I would like to respond to Paul Nisly's recent essay, "A Word of Hope," published in Faculty Dialogue 17 (Spring 1992): 113-17. That essay strikes me as a fairly typical evangelical response to postmodern literary discourse, and I wish to address Nisly's articulation of that response as an accurate representation of a large sector of the evangelical literary and hermeneutical community. I will offer a critical response to some of the problems raised by Nisly's paradigmatic stance toward language and texts.1 I profess English at Messiah College, so I am a member of a community which is committed to identifying and understanding humanity in terms of the Christian story. I believe the essence of this gospel to be God's presence in Christ reconciling the world to God. To begin, while I disagree with Nisly's assessment of postmodern literary criticism, I too believe that "words, though limited, are God's gift to us humans" (113, my emphasis). But I do not believe that words are limited to "a meaning which we can discover" (113).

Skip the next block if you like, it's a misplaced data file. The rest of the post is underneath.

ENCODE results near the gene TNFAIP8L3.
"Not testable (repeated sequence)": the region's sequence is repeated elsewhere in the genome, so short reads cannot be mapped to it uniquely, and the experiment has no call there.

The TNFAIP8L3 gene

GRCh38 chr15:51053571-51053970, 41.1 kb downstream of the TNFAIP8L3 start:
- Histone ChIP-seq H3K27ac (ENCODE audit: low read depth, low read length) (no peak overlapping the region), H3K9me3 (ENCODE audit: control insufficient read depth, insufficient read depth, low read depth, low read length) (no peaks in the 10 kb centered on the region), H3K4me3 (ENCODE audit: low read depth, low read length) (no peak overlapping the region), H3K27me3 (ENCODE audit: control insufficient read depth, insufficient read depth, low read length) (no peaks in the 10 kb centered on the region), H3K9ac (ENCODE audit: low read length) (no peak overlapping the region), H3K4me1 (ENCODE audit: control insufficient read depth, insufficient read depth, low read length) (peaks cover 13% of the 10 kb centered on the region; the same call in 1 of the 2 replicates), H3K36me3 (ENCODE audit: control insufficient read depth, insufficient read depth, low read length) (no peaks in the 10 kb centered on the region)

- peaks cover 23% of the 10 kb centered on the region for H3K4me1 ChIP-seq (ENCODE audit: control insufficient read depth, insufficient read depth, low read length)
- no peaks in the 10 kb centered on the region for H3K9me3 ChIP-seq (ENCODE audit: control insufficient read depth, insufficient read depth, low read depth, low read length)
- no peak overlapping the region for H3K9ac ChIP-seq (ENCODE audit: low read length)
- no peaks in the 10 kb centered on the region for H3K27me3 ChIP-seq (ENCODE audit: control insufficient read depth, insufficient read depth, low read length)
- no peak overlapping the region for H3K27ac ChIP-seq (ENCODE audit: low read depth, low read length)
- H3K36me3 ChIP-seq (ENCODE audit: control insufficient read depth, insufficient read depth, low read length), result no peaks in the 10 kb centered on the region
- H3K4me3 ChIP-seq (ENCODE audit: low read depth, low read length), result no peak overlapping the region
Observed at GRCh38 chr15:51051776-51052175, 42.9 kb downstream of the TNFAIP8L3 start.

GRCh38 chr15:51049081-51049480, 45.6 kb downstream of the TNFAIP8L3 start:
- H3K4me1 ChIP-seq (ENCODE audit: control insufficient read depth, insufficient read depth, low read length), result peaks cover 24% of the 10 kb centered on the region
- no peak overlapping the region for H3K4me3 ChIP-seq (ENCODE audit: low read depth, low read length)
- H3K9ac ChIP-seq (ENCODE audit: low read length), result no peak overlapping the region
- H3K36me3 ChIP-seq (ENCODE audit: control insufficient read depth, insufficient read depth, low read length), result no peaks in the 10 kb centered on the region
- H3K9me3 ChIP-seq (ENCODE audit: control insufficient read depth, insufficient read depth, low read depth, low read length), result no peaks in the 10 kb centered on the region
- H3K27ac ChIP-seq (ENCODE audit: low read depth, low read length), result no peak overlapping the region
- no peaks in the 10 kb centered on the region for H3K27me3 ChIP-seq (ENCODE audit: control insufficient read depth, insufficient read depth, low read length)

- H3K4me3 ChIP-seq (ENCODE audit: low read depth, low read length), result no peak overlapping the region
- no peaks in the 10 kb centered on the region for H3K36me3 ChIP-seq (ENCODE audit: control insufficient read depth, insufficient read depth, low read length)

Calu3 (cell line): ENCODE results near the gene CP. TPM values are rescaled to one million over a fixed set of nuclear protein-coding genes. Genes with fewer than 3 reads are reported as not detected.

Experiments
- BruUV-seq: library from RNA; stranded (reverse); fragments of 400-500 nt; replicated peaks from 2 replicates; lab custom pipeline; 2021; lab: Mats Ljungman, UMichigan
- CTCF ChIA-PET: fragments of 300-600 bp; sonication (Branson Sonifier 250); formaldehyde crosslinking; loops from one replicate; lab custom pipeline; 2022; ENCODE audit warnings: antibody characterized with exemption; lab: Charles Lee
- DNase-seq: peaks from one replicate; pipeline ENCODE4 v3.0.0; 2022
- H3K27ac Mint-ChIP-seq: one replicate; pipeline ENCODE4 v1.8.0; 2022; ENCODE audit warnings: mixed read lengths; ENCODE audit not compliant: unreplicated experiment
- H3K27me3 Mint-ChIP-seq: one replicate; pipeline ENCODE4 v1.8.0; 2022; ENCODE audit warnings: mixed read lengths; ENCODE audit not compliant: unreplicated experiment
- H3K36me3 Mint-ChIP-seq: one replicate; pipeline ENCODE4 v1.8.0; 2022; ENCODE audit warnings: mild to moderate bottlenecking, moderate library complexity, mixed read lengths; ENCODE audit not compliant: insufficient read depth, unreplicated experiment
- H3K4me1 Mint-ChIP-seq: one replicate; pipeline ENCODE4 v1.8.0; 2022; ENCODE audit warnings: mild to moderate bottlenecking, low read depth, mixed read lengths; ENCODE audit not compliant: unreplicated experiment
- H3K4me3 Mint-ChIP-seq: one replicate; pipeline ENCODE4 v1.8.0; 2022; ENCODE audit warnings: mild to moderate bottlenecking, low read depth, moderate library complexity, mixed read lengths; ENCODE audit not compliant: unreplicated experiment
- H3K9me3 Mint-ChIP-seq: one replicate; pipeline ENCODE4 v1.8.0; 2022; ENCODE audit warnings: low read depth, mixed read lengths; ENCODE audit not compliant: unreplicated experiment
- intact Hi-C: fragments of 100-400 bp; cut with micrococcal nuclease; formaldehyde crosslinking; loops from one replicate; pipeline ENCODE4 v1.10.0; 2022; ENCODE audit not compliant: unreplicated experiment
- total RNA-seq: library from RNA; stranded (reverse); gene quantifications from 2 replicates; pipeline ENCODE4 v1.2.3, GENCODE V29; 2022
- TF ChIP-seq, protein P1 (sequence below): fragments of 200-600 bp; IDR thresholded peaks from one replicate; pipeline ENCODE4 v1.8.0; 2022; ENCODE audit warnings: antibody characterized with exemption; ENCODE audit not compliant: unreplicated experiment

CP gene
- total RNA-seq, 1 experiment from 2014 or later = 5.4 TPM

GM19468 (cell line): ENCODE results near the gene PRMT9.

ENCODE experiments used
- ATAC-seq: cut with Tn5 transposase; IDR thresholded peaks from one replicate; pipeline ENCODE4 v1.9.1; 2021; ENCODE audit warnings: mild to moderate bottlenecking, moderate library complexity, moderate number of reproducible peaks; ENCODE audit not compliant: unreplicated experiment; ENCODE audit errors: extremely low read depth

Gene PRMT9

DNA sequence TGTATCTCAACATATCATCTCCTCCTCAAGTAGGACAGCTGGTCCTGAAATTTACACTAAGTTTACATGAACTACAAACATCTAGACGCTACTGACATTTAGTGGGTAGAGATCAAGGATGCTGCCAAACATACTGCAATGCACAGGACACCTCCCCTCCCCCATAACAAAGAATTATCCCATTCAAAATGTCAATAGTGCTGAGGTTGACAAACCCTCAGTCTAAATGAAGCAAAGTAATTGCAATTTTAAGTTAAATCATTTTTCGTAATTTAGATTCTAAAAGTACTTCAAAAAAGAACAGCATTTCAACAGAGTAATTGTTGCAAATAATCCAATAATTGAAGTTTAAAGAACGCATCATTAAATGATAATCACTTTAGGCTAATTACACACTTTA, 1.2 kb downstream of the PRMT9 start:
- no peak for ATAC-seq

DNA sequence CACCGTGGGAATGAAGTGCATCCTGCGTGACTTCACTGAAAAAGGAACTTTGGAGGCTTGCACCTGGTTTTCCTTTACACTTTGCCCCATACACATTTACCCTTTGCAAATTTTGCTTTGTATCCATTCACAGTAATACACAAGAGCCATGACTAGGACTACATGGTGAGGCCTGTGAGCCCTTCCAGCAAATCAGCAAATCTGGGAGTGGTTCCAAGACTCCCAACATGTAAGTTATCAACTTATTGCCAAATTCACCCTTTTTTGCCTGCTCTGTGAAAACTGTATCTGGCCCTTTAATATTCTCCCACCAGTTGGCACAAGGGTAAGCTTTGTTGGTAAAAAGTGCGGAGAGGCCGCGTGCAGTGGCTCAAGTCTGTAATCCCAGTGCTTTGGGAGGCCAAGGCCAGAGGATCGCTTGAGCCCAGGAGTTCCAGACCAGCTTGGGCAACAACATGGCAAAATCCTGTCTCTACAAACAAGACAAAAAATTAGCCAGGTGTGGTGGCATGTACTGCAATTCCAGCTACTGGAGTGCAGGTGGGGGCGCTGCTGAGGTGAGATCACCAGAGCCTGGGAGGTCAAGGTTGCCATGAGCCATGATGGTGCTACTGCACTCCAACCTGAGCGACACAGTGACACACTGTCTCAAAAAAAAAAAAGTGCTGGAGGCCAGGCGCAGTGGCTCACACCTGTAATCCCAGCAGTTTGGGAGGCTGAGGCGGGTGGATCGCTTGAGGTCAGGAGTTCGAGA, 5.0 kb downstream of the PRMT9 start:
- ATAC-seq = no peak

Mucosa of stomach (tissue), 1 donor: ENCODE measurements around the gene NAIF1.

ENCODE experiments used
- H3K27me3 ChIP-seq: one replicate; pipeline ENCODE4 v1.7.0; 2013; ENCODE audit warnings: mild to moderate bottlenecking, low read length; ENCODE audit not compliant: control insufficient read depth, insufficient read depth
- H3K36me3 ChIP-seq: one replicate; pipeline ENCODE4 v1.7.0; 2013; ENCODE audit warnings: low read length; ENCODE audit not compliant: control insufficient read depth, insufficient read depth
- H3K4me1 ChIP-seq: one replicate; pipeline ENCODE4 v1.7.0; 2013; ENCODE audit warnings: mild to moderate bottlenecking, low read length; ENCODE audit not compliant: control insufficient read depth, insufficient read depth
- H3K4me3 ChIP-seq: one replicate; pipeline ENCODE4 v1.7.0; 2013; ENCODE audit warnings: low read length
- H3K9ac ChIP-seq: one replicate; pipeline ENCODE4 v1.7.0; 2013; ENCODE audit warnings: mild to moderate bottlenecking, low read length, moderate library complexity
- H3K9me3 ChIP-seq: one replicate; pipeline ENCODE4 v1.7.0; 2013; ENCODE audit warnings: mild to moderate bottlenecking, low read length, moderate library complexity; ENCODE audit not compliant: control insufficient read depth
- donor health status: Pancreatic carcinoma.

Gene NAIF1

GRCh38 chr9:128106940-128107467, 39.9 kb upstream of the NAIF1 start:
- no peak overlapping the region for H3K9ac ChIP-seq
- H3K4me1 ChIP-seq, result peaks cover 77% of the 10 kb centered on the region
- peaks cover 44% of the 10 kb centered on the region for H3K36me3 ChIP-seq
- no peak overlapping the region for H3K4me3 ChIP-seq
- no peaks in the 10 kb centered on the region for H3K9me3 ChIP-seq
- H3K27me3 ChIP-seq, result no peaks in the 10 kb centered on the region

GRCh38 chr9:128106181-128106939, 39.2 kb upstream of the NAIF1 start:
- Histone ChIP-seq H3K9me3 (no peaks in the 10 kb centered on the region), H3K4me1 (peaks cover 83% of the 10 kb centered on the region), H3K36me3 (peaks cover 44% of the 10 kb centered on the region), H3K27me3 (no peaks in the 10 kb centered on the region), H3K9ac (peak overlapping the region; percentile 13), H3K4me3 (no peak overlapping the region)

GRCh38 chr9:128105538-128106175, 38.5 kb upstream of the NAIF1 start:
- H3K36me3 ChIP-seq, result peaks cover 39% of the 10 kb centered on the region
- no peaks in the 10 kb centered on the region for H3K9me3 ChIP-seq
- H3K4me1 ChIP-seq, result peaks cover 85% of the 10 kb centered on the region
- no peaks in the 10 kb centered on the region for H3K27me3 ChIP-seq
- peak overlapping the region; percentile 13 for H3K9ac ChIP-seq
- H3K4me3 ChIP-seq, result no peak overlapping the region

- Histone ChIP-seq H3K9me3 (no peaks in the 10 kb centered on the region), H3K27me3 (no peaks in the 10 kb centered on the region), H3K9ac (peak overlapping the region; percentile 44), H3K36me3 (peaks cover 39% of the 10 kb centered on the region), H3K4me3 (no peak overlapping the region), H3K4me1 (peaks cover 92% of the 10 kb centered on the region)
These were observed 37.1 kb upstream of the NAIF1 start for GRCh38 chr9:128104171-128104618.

Smith, Samuel, "Words of Hope: A Postmodern Faith" (1993). English Faculty Scholarship. 7.